Also, if you’re planning on renting a pole tent, don’t forget to account for the size of the pole when calculating your space needs.

Reserving Your Tent

  • Check your wedding venue’s policy on tent rentals. Make sure rental tents are allowed, and make sure your chosen site isn’t located at least 25 ft from any power lines and if staking, not over any utility lines or sprinkler systems. Find out (early) if you’ll need to get a permit.
  • Reserve your tent ASAP. Experts advise booking your tent rental as far in advance as possible, preferably once you’ve solidified your date. Even if a tent is just your backup plan, you do not want to end up without one, and, particularly in peak wedding season, bookings can fill up quickly.

Depending on your location, a representative from the tent rental company may come to survey your chosen site. They’ll measure for available space for both your tent and any connecting canopies or other elements you’ve reserved, and check the grade (sloping, etc.) of the ground area.

They can also check for overhead obstructions (power lines, large trees) but they are typically unable to check for underground utilities. You should plan to contact your public utility services to have them mark their utility lines, but if there are private utilities like gas or sprinkler systems in the vicinity that could be obstructed, it’s the client’s responsibility to find that out and let the tent company know.

Setting up a tent can take anywhere from a few hours to a few weeks. Generally, most standard backyard wedding tents can be assembled in 1-2 days, although ideally you’ll have your tent set up 4-5 days prior to your event in order to allow time for decor and rental delivery, installation, and set-up for the big day.

Decorating Your Tent

The interior design of your tent is pretty much a blank slate of possibilities. Your design options are limited only by your imagination. From flooring to creative ceilings do breathtaking lighting set-ups, the ability to customize your design is one of the most appealing factors of a wedding tent. These are a few optional upgrades (and a few must-haves) commonly rented with a wedding tent to create the perfect design.

Tent Liners & Pole Accessories

Tent Liners: You’ve definitely seen these in bridal magazines. Tent liners are soft, billowy fabrics that are installed in the ceiling of your tent. These are great for concealing the interior framework of structure tents or even just for creating an airy atmosphere. Tent liners are often used with leg drapes to create an elegant effect.

Pole Accessories: While the supporting pole of pole tents does take up space, many designers take the opportunity to decorate the pole with accessories or other atmospheric elements.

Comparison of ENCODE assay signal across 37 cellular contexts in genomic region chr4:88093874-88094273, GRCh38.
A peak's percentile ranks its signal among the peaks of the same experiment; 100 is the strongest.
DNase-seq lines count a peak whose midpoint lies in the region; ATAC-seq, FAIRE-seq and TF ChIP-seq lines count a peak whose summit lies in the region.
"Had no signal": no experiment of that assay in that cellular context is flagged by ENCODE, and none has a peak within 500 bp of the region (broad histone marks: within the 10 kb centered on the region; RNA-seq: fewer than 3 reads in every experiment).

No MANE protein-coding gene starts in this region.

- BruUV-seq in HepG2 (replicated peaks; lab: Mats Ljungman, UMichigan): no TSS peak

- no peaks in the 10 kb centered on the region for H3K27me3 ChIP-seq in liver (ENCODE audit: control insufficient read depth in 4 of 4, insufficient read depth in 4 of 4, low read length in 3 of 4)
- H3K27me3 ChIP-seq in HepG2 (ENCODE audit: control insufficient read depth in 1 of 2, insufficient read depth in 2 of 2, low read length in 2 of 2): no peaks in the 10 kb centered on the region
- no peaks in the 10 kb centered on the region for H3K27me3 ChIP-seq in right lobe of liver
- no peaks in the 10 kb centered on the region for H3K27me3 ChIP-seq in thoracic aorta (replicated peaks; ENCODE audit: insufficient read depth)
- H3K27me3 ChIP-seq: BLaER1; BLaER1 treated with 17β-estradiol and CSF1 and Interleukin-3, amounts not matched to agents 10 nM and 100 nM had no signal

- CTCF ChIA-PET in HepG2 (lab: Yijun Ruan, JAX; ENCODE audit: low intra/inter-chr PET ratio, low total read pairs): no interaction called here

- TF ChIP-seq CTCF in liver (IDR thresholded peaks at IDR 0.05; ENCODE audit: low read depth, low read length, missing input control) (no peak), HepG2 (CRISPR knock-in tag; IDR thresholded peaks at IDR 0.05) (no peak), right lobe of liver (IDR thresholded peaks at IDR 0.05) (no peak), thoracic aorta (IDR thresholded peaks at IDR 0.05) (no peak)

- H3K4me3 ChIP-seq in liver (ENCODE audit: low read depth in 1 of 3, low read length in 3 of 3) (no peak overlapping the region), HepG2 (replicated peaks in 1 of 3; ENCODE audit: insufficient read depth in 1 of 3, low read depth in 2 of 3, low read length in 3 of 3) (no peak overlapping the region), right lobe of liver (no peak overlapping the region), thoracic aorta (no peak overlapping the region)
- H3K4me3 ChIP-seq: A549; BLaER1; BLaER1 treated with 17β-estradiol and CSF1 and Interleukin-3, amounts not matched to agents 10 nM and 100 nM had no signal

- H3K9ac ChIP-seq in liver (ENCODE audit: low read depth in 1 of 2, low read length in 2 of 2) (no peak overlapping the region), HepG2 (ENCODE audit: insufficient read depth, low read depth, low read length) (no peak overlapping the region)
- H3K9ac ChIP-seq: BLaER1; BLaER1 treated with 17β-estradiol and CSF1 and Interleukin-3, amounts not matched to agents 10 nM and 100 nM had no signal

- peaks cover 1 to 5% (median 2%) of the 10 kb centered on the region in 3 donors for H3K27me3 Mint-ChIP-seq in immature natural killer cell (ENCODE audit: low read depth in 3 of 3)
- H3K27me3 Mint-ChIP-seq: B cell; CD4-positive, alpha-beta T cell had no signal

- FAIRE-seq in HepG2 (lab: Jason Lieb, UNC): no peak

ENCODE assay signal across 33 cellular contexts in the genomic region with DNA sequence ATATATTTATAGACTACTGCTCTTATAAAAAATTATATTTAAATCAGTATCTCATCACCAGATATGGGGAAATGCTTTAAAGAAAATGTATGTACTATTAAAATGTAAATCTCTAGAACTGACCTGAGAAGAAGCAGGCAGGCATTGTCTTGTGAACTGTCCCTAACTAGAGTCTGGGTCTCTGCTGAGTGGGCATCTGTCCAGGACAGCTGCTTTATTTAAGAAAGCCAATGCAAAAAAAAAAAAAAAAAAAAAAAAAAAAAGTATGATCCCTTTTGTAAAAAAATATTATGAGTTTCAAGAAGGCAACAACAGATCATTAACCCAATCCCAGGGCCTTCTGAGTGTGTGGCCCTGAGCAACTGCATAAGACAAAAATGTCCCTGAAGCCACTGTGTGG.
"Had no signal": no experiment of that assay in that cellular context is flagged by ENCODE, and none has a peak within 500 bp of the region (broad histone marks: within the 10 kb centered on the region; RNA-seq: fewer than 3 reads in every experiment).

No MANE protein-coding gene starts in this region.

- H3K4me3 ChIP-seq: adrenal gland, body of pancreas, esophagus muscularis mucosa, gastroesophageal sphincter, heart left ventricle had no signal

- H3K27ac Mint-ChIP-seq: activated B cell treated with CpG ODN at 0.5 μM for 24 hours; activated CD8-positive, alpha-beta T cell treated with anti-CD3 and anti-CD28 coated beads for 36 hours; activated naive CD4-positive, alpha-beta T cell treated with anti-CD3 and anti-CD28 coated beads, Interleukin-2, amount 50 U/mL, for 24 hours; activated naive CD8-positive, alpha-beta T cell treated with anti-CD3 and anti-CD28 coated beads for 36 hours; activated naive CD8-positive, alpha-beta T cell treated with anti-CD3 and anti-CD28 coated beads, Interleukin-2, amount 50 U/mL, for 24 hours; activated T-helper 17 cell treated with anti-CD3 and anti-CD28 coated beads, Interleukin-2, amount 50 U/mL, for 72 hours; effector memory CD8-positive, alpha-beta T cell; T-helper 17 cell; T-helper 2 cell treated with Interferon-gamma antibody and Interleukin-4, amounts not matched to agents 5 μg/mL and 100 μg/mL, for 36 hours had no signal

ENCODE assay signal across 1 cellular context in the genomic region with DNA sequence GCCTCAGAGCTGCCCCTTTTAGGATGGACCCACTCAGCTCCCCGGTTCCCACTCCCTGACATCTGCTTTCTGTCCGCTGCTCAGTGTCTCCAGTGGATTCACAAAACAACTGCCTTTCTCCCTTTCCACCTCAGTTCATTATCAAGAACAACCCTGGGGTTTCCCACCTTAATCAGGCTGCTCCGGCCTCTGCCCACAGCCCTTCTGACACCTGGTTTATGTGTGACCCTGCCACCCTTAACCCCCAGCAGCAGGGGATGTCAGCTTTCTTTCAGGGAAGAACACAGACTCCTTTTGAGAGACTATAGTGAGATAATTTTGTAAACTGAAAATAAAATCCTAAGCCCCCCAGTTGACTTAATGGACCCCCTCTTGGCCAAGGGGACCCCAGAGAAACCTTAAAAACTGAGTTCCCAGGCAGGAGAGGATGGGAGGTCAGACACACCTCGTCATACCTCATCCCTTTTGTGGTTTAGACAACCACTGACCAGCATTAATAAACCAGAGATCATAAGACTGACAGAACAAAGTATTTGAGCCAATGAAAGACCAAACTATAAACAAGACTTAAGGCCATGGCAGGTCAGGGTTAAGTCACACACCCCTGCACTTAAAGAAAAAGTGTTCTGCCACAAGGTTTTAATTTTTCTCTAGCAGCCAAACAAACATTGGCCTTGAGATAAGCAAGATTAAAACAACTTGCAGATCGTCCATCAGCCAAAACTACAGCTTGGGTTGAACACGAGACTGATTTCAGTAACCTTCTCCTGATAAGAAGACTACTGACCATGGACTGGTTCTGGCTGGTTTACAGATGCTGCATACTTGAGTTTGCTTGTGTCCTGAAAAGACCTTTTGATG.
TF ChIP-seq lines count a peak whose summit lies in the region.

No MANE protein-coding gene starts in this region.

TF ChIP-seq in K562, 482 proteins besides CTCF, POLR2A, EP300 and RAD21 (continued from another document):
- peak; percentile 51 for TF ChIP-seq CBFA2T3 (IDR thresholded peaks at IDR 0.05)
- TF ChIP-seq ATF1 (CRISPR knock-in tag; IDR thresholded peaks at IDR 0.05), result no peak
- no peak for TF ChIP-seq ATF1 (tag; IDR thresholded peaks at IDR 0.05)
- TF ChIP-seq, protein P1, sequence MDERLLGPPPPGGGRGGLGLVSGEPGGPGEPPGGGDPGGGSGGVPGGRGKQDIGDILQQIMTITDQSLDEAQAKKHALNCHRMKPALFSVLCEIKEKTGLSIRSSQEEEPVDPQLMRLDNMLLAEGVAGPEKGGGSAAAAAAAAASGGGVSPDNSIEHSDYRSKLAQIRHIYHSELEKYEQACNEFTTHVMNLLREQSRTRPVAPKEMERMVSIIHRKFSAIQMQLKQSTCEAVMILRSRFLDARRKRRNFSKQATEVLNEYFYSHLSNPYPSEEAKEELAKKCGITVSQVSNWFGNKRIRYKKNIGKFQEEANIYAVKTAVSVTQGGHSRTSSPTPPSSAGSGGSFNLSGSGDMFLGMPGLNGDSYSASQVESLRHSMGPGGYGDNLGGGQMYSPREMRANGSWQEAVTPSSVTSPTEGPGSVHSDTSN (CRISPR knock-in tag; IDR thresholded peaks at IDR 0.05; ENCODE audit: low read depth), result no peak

Lighting

Virtually any lighting options are at your disposal. Make sure to account for proper AV capabilities for everything you choose and ensure you have a plan (with your tent rental company) for its installation. Your rental event specialist can help you identify whether the frame of the tent you’ve chosen can support the lighting.

Flooring

From hardwood floors to artificial turf to luxurious paneling that rivals the interior of a ballroom, your options for flooring within your tent are also limitless.

Sidewalls

Sidewalls are also a popular upgrade item along with rental tents. These walls can be draped with linen or outfitted with other supplies to protect against windy weather or inclement temperatures.

However, if you’re planning to use sidewalls to keep out the elements, make sure you also reserve heating or cooling equipment from your rental company.

Dance Floors & Staging

In addition to primary flooring, many planners of tent weddings also reserve a portal stage for a wedding band and/or a stylized dance floor for the reception.

Air Conditioning, Heating, & Generators

These are good to have to protect from inclement weather and ensure the comfort of your guests, but can hike the price of your rentals significantly.

Wrapping it Up

Your options are limitless. Get excited for your big day, and if you have any more questions on your tent rental, you’re in the right place. Peerless Events & Tents is Texas’s most trusted tent & event rental service in the Dallas, Austin, Houston, and San Antonio areas.

From choosing your tent style & size to outfitting your tent with the add-ons you need, Peerless does it all. Even if you’re just exploring, feel free to contact one of Peerless’s helpful representatives and they’ll guide you through the planning process every step of the way.

Let’s create yours

Design your own tablescape.

Did this guide help you? If so, feel free to share on social media, or let us know your inside tips in the comments.